Al Gore, former vice-president, nearly president, now “climate change” multi-millionaire guru, is back in the limelight with An Inconvenient Sequel: Truth to Power, a follow up to his alarmist Powerpoint hit in 2006, An Inconvenient Truth.
The headline to Ben Kenigsberg’s review, in the New York Times Weekend Arts section Friday, lacks any trace of journalistic cyncism: “The Latest Word From Al Gore on Climate Change.” Straight from the oracle’s mouth? The text box: “In a sequel, this environmental activist focuses on extreme weather trends as indicators of global warming.”
In a summer movie landscape with Spider-Man, a simian army waging further battle for the planet and Charlize Theron as a sexy Cold War-era superspy, it says something that one of the most compelling characters is Al Gore.
“An Inconvenient Sequel: Truth to Power,” a follow-up to “An Inconvenient Truth,” Davis Guggenheim’s Oscar-winning documentary from 2006, is a reboot that justifies its existence — and not just because Mr. Gore has fresh news to report on climate change since his previous multimedia presentation played in multiplexes.
Now gray-haired and at times sounding angrier in his speeches, Mr. Gore, in “Sequel,” takes on the air of a Shakespearean figure, a man long cast out of power by what he casually refers to as “the Supreme Court decision” (meaning Bush v. Gore) but still making the same arguments that have been hallmarks of his career.
If there is a thesis in this new documentary, directed by Bonni Cohen and Jon Shenk (“Audrie & Daisy”), it’s that a rise in extreme weather is making the impact of climate change harder to deny. The movie touches on Hurricane Sandy, Typhoon Haiyan in the Philippines, the wildfire in Fort McMurray, Canada, and the Zika virus. Mr. Gore visits Greenland and the flooded streets of the Miami area. (He acknowledges a complicated relationship with Florida.)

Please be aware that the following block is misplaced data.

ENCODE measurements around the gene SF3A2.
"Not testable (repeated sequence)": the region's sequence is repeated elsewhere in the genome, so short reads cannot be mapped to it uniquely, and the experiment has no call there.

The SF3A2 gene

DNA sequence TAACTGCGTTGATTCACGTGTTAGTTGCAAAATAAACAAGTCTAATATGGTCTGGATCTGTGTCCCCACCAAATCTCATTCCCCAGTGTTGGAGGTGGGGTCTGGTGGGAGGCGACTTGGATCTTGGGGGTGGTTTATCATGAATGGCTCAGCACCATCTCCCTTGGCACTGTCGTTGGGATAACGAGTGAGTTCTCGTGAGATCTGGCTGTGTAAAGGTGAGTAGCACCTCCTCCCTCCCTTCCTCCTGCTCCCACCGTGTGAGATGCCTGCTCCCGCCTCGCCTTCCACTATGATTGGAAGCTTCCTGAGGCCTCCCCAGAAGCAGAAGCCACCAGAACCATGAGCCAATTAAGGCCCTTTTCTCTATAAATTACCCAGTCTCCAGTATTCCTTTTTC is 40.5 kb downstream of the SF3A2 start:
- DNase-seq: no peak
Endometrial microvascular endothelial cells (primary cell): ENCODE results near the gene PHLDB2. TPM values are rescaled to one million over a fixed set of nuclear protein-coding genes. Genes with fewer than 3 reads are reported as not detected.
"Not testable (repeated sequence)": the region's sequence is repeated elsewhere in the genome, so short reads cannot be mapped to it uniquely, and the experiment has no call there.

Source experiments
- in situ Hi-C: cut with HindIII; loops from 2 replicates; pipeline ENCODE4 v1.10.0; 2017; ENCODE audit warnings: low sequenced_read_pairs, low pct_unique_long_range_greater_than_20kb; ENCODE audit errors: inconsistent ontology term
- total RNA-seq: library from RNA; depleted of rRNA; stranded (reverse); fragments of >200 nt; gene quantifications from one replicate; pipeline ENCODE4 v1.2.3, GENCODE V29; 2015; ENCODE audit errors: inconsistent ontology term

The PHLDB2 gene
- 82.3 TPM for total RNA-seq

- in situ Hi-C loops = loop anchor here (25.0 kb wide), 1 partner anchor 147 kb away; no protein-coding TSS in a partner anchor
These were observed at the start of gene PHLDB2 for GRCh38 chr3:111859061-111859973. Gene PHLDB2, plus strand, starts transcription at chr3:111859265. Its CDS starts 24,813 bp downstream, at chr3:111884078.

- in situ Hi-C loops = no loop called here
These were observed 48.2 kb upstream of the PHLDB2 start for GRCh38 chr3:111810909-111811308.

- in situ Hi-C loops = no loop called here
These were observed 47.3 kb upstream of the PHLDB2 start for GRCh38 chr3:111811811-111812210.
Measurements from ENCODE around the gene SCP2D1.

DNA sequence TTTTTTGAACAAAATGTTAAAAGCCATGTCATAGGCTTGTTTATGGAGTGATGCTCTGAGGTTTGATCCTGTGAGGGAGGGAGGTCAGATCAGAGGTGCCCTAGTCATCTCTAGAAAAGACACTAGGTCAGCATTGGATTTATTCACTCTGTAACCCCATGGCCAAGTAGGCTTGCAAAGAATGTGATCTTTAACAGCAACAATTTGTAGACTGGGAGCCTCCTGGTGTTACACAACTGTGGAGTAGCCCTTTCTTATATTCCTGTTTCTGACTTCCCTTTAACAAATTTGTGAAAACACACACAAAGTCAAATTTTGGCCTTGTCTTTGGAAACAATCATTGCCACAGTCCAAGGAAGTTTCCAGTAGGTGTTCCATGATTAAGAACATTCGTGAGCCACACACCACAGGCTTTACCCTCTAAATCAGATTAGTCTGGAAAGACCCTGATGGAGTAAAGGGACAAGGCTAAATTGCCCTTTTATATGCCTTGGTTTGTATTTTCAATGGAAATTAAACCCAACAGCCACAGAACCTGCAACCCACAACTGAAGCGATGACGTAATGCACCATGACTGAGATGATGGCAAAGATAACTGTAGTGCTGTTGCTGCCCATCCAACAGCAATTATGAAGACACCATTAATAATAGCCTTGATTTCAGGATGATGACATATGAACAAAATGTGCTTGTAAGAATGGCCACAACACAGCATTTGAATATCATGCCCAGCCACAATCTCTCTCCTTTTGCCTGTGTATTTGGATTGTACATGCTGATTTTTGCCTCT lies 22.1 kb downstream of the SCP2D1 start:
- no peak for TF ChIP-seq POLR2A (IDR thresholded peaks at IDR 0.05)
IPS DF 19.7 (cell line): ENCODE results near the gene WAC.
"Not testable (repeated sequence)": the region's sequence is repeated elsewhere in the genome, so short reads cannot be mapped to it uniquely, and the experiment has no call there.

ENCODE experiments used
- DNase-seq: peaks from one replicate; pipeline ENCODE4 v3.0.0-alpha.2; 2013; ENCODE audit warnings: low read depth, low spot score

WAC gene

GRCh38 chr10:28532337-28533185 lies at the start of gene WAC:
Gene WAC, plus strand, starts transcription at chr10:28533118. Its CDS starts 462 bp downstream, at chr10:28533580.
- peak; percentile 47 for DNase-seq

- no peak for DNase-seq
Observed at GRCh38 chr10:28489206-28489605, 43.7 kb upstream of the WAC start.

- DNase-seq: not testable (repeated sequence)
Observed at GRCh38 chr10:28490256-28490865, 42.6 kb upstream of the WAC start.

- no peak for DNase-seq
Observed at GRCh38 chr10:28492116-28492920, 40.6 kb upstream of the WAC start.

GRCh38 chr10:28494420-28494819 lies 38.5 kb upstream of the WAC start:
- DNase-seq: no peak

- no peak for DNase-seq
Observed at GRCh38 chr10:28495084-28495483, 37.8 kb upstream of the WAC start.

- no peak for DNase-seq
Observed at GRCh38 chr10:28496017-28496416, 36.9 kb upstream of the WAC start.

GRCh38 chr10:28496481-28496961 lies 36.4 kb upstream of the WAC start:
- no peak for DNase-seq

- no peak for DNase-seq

Mr. Gore likens President Trump’s election to a quip often attributed to Mike Tyson: You always have a plan until you get punched in the face. The movie has been updated since its premiere at the Sundance Film Festival in January to include Mr. Trump’s announcement of the United States’ withdrawal from the Paris climate accord, a decision that probably forecasts another sequel.
The new Gore hype even found its way into comics coverage last Monday, as the paper highlighted a fairly obscure strip purely for its ideological environmental motivations. George Gene Gustines, who writes about comics for the paper, pushed “climate change” in an interview with an “environmentally minded cartoonist” (sounds hilarious!) in “To Herald a Film, a Comic Strip Mirrors the Ravages of Climate Change.”